International journalists gather in Jerusalem for Jewish Media Summit

“Israel, in general, and Jerusalem, in particular, have always symbolized the spiritual, national and cultural center of Jewish life."

By
December 4, 2016 20:04
2 minute read.
30,000 flock to Old City for Jerusalem Day

30,000 flock to Old City for Jerusalem Day. (photo credit: SETH J. FRANTZMAN)

Dozens of Jewish journalists from around the world gathered in Jerusalem Sunday for the start of the four-day Jewish Media Summit (JMS).

Some 50 editors, correspondents, bureau chiefs, publishers and keys opinion leaders from many of the world’s top Jewish media outlets, including from the US, Europe, South America and Turkey, are participating in the conference where they will discuss some of the major topics facing Israel and the Diaspora.

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The conference, which was held for the first time in 2014, was organized by the Government Press Office, the Diaspora Affairs Ministry and the Foreign Ministry.

Participants include Jane Eisner, editor of the Jewish Daily Forward; Gary Rosenblatt, editor and publisher of The Jewish Week; and Jewish Journal reporter Danielle Berrin.

The Jerusalem Post’s diplomatic correspondent Herb Keinon is set to moderate a panel on Monday titled, “The Great Debate: Israel and the Shape of Things to Come,” which will cover topics including the Israeli-Palestinian conflict, Israel’s position in the region and the future of the Jewish people.

Panelists include Justice Minister Ayelet Shaked (Bayit Yehudi), opposition leader Isaac Herzog (Zionist Union), Public Security and Strategic Affairs Minister Gilad Erdan (Likud) and Yesh Atid chairman Yair Lapid.

Other topics to be discussed over the course of the summit include pluralism, the Western Wall, and the deepening clash between religion and state; perspectives of the Palestinian and Arab press; implications of the US presidential elections for Israel and world Jewry; and antisemitism and the Jews of Europe.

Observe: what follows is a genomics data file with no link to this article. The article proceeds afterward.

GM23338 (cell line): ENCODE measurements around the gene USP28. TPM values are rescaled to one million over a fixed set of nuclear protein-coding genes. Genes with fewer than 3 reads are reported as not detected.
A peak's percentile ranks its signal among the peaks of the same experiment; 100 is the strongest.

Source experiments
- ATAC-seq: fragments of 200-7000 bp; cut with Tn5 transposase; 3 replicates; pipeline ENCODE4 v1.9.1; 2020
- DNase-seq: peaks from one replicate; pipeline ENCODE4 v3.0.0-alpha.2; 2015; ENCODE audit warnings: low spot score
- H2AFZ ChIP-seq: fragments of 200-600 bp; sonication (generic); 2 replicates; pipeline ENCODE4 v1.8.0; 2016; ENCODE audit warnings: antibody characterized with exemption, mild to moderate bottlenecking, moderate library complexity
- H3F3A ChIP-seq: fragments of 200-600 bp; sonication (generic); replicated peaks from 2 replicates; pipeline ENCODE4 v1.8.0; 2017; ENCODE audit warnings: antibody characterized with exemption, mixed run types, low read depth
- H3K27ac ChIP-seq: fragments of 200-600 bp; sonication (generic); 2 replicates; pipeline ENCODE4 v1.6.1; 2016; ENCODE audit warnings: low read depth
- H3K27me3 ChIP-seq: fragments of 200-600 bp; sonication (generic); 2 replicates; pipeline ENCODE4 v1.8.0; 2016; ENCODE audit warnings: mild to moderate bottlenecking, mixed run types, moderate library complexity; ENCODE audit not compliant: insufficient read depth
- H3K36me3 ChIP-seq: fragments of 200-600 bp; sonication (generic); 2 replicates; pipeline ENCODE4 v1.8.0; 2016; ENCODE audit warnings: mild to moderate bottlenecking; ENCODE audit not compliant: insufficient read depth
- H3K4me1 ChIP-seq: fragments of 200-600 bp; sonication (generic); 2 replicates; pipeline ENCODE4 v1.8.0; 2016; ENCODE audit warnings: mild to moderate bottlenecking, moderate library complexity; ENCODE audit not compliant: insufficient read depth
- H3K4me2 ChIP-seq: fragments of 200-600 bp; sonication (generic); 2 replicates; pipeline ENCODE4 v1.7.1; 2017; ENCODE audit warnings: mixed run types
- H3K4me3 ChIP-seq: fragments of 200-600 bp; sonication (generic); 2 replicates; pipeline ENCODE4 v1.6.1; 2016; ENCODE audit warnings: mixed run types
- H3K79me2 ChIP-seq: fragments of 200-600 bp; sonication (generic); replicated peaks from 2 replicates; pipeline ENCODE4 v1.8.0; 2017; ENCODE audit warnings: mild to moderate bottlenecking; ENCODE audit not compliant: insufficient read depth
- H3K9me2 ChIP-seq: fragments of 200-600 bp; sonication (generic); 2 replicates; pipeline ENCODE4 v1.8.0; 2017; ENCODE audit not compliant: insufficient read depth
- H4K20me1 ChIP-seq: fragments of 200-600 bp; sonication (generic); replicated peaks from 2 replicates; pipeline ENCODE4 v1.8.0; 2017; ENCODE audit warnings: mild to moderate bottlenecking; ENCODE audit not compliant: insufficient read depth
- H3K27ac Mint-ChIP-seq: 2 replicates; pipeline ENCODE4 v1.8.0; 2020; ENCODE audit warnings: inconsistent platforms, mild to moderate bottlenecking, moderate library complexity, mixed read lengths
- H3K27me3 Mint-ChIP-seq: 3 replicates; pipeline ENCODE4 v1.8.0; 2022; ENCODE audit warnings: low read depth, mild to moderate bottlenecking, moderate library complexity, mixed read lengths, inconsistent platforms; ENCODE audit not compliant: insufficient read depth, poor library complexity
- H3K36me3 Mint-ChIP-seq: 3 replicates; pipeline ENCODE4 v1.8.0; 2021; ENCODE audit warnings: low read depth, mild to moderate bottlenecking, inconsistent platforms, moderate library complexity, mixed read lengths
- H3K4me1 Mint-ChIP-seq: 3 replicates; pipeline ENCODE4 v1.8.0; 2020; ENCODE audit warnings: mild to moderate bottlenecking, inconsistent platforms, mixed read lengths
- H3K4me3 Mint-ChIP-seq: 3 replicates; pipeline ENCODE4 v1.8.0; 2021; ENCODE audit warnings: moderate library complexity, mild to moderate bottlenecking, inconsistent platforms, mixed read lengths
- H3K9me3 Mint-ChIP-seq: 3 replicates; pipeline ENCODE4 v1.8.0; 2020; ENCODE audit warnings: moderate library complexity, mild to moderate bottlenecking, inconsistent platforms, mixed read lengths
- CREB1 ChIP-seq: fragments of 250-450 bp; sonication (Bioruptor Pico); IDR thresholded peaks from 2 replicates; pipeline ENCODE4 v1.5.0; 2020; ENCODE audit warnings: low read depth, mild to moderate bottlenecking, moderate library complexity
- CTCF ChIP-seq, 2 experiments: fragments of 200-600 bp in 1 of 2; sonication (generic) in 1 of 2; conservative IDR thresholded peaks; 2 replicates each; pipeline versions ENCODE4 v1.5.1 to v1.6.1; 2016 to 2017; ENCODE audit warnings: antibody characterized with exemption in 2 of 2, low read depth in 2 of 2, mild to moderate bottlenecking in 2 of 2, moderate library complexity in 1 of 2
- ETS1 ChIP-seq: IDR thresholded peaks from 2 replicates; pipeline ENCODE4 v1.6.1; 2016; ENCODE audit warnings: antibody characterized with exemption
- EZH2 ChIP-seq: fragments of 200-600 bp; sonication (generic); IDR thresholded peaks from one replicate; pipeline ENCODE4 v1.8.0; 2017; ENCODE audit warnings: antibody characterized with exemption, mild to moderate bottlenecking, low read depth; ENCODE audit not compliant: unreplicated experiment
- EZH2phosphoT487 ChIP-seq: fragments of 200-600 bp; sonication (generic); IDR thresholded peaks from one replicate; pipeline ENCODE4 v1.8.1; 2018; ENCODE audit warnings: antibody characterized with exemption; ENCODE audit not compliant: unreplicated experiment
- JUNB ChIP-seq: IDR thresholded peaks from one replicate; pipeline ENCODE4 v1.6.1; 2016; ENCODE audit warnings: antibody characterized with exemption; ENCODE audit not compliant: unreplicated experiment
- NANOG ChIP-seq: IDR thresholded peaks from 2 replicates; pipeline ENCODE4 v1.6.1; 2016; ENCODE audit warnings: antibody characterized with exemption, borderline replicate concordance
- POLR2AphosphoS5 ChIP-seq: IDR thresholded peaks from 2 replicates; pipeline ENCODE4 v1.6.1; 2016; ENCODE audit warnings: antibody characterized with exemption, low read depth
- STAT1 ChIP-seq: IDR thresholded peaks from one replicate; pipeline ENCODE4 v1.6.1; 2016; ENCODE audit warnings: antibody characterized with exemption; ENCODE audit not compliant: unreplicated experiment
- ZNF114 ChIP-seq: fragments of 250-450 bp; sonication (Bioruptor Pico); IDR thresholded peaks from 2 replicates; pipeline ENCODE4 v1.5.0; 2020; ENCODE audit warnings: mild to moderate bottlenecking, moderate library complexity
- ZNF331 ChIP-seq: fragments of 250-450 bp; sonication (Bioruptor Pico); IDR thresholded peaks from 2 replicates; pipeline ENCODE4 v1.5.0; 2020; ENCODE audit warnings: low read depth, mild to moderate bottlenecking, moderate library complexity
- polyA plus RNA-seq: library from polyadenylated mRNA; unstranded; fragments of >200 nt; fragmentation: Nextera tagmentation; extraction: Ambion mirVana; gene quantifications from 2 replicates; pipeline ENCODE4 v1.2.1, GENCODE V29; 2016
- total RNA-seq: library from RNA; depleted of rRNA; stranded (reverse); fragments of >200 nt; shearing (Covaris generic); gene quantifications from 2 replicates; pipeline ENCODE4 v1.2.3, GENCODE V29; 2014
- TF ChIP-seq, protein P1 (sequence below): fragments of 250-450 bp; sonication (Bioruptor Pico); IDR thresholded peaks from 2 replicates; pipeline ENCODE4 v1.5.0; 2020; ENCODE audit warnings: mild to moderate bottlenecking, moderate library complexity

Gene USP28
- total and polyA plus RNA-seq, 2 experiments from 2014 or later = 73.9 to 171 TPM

A growing disconnect between Diaspora Jewry, their Jewish identity and the State of Israel was one of the main reasons behind the idea to convene leaders of the Jewish press to talk openly about the challenges and issues behind said detachment.

“Israel, in general, and Jerusalem, in particular, have always symbolized the spiritual, national and cultural center of Jewish life,” a JMS press release stated. “Israel’s capital is the right place to discuss the problems and difficulties that characterize the lives of Jewish communities around the world.”

Government Press Office director Nitzan Chensaid the event is the fruit of a decision by the government “to leverage its relationship with the Jewish press abroad and to tell it: ‘Partnership with you is strategic for the State of Israel,’ and it’s necessary to create an ongoing professional dialogue on topics that interest the press community in Israel and the world.”

Diaspora Affairs Ministry director-general Dvir Kahana hailed the conference as “an excellent opportunity to strengthen the ties between the Jewish world and Israel.”

“Journalists and media professions are important and significant actors in mediating, formulating and making accessible to the public information about important topical issues, and, therefore, this conference carries great importance,” he said.

The conference will help achieve the ministry’s goal of strengthening the relationship between Diaspora Jewry and the State of Israel, Kahana said.

Akiva Tor, head of the Foreign Ministry’s bureau for World Jewish Affairs and World Religions, said a strong prosperous media that is connected to events in Israel is a “vital tool in the relationship between Israel and the Diaspora and the success of Jewish communities everywhere.”


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